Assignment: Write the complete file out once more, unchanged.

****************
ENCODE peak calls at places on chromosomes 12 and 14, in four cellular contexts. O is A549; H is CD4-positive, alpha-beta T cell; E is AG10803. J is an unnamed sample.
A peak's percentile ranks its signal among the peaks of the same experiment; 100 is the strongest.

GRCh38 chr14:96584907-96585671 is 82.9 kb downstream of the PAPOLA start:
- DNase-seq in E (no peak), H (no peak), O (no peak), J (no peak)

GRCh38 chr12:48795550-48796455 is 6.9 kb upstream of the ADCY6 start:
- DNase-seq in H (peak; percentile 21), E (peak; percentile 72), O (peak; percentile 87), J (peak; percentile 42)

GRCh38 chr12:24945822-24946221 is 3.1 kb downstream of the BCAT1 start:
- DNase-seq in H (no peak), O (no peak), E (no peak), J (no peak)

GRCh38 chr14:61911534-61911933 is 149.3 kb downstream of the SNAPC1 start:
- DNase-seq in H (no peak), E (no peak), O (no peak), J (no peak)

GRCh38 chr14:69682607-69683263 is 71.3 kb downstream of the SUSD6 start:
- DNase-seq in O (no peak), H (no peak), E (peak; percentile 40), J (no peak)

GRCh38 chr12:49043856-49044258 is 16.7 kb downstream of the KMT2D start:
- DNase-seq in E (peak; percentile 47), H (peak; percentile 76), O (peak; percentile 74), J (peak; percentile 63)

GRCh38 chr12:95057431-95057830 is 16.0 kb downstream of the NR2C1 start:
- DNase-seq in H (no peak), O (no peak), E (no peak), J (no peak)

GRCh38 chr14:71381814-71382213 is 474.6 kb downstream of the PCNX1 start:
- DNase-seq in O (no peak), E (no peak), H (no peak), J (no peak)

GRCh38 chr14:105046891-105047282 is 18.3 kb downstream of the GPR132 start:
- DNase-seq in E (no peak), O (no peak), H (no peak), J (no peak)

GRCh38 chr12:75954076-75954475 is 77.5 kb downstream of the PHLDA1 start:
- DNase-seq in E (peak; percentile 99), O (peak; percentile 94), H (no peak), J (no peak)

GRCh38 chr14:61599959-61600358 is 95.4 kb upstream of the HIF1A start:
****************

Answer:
ENCODE peak calls at places on chromosomes 12 and 14, in four cellular contexts. O is A549; H is CD4-positive, alpha-beta T cell; E is AG10803. J is an unnamed sample.
A peak's percentile ranks its signal among the peaks of the same experiment; 100 is the strongest.

GRCh38 chr14:96584907-96585671 is 82.9 kb downstream of the PAPOLA start:
- DNase-seq in E (no peak), H (no peak), O (no peak), J (no peak)

GRCh38 chr12:48795550-48796455 is 6.9 kb upstream of the ADCY6 start:
- DNase-seq in H (peak; percentile 21), E (peak; percentile 72), O (peak; percentile 87), J (peak; percentile 42)

GRCh38 chr12:24945822-24946221 is 3.1 kb downstream of the BCAT1 start:
- DNase-seq in H (no peak), O (no peak), E (no peak), J (no peak)

GRCh38 chr14:61911534-61911933 is 149.3 kb downstream of the SNAPC1 start:
- DNase-seq in H (no peak), E (no peak), O (no peak), J (no peak)

GRCh38 chr14:69682607-69683263 is 71.3 kb downstream of the SUSD6 start:
- DNase-seq in O (no peak), H (no peak), E (peak; percentile 40), J (no peak)

GRCh38 chr12:49043856-49044258 is 16.7 kb downstream of the KMT2D start:
- DNase-seq in E (peak; percentile 47), H (peak; percentile 76), O (peak; percentile 74), J (peak; percentile 63)

GRCh38 chr12:95057431-95057830 is 16.0 kb downstream of the NR2C1 start:
- DNase-seq in H (no peak), O (no peak), E (no peak), J (no peak)

GRCh38 chr14:71381814-71382213 is 474.6 kb downstream of the PCNX1 start:
- DNase-seq in O (no peak), E (no peak), H (no peak), J (no peak)

GRCh38 chr14:105046891-105047282 is 18.3 kb downstream of the GPR132 start:
- DNase-seq in E (no peak), O (no peak), H (no peak), J (no peak)

GRCh38 chr12:75954076-75954475 is 77.5 kb downstream of the PHLDA1 start:
- DNase-seq in E (peak; percentile 99), O (peak; percentile 94), H (no peak), J (no peak)

GRCh38 chr14:61599959-61600358 is 95.4 kb upstream of the HIF1A start: